ABERDEEN PROVING GROUND, Md. -- A promise to accelerate technologies into the hands of Soldiers set an early career course for the Army's newest member of its Senior Executive Service, or SES.

Christopher P. Manning joined the ranks of SES during a July 18 ceremony at Aberdeen Proving Ground, Maryland.

Manning serves as the director of the Command, Power and Integration Directorate, or CP&ID, which falls under the U.S. Army Research, Development and Engineering Command's Communications-Electronics Center.

In this position, he oversees the development and enhancement of unique core competencies in mission command; positioning, navigation and timing; operational energy; and rapid and iterative prototyping.

The U.S. Government established the SES in 1978 to be a core of executives who serve in key government positions that are not filled by top presidential appointees. SES members, who make up just two percent of the government workforce, are the major link between these appointees and the rest of the federal workforce.

"Members of the SES hold a special position of trust in our US government," said ceremony host, RDECOM Commanding General, Major General Cedric T. Wins.

"Our SES's are people who have the experience, the education, and the technical expertise needed to make sound judgements about billions of dollars, and more importantly, about the lives of Soldiers and the success of our Army."

Wins stated that Manning has proven himself capable of making those kinds of judgements, which is one of the reasons why he was chosen as "the point person" to help RDECOM's eventual transition to the Army's Future Command.

"I personally handpicked Chris to be the leader of the biggest organizational change to come to the Army in more than 40 years because I know he is the right person to set the conditions for RDECOM as we transition from the Army Material Command to the Army Future's Command," he said.

Manning -- who was commissioned as a Second Lieutenant, Signal Corps, through the Reserve Officer Training Corps at Michigan State University -- began his career with the Army as the Communications Platoon Leader for 4th Battalion, 7th Air Defense Artillery (PATRIOT) at Fort Lewis, Washington. His career then led to assignments for the 22nd Signal Brigade in Darmstadt, Germany, and commander of the 578th Signal Company, which included a deployment to Iraq in support of Operation Iraqi Freedom. His last military assignment was Assistant Product Manager, Firefinder Radars, at Fort Monmouth, New Jersey.

As an Army Civilian, he served as Chief Engineer, then Deputy Product Manager, for Product Manager Global Positioning Systems, or GPS, before being chartered as the first Project Director for Communications Security under Program Executive Office Command, Control, Communications -- Tactical, or PEO C3T. In 2013, he deployed to Afghanistan in support of Operation Enduring Freedom as the Deputy Director Forward Operations for the office of the Assistant Secretary of the Army -- Acquisition, Logistics and Technology.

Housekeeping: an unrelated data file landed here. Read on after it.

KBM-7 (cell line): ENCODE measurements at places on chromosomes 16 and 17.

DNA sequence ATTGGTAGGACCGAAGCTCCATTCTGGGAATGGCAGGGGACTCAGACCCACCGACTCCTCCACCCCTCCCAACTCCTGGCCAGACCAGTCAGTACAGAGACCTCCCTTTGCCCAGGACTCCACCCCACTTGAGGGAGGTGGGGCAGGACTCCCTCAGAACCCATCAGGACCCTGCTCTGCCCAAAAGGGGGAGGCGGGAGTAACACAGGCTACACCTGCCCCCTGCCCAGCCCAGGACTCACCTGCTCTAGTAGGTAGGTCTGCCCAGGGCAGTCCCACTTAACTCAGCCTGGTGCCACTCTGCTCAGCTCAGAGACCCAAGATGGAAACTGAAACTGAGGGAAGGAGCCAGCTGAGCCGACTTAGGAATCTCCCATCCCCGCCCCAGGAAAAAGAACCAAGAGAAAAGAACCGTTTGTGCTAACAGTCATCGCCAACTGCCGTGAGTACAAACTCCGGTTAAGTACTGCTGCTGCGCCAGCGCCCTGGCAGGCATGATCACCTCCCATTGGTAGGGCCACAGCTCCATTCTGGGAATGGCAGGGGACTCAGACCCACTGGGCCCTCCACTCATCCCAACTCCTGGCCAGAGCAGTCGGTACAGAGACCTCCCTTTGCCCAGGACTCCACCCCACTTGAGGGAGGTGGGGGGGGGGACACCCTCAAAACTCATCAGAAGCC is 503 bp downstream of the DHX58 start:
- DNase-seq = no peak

Upon his return, Manning was the Deputy Chief of Staff for PEO C3T before serving as the division chief of the RDECOM Communications-Electronic Center's Prototyping, Integration and Testing Division.

Following the SES oath, presentation of the SES flag, pin ceremony and special presentations to his family, Manning thanked the attendees and shared that every person he has crossed paths with throughout his military and civilian career has positively influenced his life.

"Over my career, I have tried to approach every day as an opportunity to learn and grow, as a leader, as a person, as a husband, as a father," he said.

Manning's goal-oriented persona pushed him forward to advance his career, yet he felt like he "wasn't getting anywhere" because there was "always another goal to set, another target to meet," until he was assigned to the S-3 shop in the 22nd Signal brigade and found his purpose: accelerating technology to Soldiers.

"That became my "why," my reason to come to work every day full of energy."

Manning set his wheels in motion to be an acquisition corps officer, which eventually led him to clarify his goals to not just accelerate technologies, but to make a difference in the world by accelerating "game-changing technologies."

Manning said he also worked hard to lead and mentor others so that they too could find their purpose, and his reach-out extended to operational units to better understand their needs and the needs of today's Army.

"In the end, I came to realize it isn't about choosing between setting goals or serving a purpose, or choosing between serving a purpose or making a difference," he said. "It is about leveraging all three to make an impact for the Army. My commitment is to be focused on making a difference for the Army, its members, and our country."

Manning concluded his remarks, indicating his intent to leverage his purpose-driven leadership style to propel forward with the Army's rapidly changing modernization goals.

"To whomsoever much is given, much is expected," he said. "I have a lot left to give, and I am honored to serve the U. S. Army, the team that makes a difference."

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The U.S. Army Research, Development and Engineering Command's Communications-Electronics Center is part of the U.S. Army Research, Development and Engineering Command, which has the mission to provide innovative research, development and engineering to produce capabilities that provide decisive overmatch to the Army against the complexities of the current and future operating environments in support of the joint warfighter and the nation. RDECOM is a major subordinate command of the U.S. Army Materiel Command.